Volunteer Edinburgh, March 2020.
Volunteer Edinburgh have put together the following information to help people in Scotland who are already volunteers and anyone who wants to help out during the current Covid-19 pandemic.
The thread that binds: Volunteerism and community resilience
United Nations Volunteers, 2018.
The 2018 State of the World’s Volunteerism Report “looks at how volunteerism and community resilience
interact across diverse contexts. It explores the strengths and limitations of community
responses to a range of shocks and stresses, and it examines how external actors can build
on communities’ self-organization in a complementary way, nurturing the most beneficial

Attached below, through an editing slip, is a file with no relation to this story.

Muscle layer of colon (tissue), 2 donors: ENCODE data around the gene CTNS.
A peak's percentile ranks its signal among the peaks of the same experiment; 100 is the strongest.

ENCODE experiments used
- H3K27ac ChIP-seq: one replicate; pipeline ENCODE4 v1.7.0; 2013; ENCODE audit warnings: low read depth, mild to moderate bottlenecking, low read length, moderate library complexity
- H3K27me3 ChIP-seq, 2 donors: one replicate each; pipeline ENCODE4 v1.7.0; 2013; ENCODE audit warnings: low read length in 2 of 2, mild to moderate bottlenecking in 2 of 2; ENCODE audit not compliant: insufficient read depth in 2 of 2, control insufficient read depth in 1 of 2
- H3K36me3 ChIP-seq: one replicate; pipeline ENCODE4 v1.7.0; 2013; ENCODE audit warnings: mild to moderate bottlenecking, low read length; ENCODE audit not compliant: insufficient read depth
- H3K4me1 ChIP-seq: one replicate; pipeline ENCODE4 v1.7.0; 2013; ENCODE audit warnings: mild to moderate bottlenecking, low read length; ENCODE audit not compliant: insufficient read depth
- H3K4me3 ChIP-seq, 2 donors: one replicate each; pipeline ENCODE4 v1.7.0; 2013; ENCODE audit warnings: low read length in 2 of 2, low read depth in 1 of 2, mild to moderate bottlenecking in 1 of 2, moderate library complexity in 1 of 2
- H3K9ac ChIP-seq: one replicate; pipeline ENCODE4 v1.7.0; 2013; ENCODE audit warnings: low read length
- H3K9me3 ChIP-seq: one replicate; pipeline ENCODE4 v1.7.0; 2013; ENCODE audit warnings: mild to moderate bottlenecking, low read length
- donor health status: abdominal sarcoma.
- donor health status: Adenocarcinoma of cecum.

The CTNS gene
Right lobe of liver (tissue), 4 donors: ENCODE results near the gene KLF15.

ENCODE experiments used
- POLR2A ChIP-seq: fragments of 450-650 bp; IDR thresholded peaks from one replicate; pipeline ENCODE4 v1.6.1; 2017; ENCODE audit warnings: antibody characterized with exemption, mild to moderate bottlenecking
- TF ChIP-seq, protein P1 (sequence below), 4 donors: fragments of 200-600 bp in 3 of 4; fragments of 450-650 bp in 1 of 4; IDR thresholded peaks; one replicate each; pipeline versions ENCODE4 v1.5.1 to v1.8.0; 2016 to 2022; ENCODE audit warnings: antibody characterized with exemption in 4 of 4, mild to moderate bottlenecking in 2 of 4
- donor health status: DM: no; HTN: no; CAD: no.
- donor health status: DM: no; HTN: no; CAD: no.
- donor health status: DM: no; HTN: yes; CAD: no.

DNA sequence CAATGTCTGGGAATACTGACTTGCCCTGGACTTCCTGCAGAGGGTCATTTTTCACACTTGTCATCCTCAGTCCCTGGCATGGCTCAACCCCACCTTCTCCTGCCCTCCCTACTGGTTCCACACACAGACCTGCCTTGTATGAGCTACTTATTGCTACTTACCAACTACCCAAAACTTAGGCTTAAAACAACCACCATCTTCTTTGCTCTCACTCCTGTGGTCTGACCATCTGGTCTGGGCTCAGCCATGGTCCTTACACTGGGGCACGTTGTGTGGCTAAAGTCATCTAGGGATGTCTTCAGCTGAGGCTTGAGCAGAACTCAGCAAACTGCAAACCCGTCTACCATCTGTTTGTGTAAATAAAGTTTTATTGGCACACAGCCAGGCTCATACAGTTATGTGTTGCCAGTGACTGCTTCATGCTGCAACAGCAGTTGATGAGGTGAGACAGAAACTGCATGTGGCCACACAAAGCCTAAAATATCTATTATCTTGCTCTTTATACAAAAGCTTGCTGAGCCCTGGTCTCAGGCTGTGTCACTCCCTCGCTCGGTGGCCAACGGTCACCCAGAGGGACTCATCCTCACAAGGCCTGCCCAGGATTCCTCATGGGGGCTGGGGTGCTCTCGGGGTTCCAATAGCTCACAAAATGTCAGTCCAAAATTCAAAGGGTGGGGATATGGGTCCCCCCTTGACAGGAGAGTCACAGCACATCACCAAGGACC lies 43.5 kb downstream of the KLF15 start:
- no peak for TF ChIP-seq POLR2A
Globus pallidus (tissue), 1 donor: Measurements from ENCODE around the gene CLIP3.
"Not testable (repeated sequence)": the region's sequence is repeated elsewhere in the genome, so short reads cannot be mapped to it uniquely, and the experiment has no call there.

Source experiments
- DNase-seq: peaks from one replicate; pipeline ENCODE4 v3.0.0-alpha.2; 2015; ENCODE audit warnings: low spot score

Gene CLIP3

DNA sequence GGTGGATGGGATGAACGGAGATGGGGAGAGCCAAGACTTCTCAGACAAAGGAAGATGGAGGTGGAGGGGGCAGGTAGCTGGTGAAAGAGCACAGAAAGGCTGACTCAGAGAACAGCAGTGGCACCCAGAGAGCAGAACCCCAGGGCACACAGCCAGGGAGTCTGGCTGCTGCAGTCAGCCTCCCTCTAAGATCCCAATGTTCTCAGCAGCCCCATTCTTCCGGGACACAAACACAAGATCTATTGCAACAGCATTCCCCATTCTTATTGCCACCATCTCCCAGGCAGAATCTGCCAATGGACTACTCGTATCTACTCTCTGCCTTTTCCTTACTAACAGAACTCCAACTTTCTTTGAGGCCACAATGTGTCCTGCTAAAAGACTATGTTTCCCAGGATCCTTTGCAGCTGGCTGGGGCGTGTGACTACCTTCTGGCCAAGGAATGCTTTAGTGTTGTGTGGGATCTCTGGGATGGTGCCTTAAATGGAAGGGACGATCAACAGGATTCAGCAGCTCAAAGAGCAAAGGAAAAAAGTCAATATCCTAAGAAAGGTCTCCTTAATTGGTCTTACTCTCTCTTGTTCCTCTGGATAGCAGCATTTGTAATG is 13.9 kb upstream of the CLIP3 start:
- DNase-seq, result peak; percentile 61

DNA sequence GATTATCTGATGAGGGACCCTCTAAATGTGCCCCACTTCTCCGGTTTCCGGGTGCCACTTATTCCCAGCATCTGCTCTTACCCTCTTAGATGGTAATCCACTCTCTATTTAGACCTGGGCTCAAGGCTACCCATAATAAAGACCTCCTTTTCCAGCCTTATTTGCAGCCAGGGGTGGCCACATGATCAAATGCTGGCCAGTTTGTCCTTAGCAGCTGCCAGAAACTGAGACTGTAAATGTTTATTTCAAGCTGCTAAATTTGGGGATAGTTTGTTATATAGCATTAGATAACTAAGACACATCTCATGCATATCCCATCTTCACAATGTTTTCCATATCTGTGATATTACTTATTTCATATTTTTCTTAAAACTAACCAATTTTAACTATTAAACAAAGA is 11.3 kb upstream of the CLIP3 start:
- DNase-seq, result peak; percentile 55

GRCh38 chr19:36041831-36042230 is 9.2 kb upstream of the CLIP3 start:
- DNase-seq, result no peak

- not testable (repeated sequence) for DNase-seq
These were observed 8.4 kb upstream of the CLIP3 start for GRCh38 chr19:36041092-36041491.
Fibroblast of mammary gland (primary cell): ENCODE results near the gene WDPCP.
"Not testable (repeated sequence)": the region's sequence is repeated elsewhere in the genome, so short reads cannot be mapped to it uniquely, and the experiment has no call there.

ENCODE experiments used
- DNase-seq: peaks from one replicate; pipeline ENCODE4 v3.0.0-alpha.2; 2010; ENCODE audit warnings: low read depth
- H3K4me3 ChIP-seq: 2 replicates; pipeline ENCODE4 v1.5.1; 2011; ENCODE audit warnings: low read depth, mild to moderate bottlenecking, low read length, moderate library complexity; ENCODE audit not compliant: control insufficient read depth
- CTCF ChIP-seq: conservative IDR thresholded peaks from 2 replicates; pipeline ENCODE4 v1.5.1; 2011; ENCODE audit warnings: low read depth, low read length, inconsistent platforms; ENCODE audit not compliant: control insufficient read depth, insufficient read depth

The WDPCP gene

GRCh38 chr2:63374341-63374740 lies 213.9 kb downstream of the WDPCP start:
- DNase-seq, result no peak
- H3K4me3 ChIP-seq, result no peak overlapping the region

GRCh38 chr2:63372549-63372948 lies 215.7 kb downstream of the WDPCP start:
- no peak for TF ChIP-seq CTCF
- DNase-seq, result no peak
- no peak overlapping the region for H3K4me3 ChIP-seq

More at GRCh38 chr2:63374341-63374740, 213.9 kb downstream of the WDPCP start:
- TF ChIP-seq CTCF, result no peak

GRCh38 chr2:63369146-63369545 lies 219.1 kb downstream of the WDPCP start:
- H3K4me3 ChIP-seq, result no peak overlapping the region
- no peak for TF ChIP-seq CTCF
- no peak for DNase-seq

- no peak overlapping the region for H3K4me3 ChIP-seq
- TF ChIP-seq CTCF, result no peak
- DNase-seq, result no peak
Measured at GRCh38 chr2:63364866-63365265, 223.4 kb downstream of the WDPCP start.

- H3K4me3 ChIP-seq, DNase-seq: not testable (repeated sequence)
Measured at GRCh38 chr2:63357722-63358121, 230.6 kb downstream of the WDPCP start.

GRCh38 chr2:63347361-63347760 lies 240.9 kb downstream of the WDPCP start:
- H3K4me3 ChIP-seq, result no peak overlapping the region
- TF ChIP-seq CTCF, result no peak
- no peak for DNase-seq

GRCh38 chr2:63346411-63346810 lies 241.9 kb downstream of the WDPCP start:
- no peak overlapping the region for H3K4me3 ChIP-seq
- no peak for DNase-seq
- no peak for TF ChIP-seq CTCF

characteristics of volunteerism while mitigating against potential harms to the most
Centralised coordination of spontaneous emergency volunteers: The EV CREW model
McLennan, Blythe; Molloy, Julie; Whitaker, Joshua; Handmer, John. Australian Journal of Emergency Management, 2016.
This paper presents spontaneous volunteering as an empowering and legitimate component of recovery and resilience and, when coordinated appropriately, it adds value to recovery, is rewarding for volunteers, and reduces associated risks for volunteers, recipient organisations and communities. It also emphasises that central coordination does not replace traditional emergency management volunteering nor informal helping behaviour and emergent volunteerism.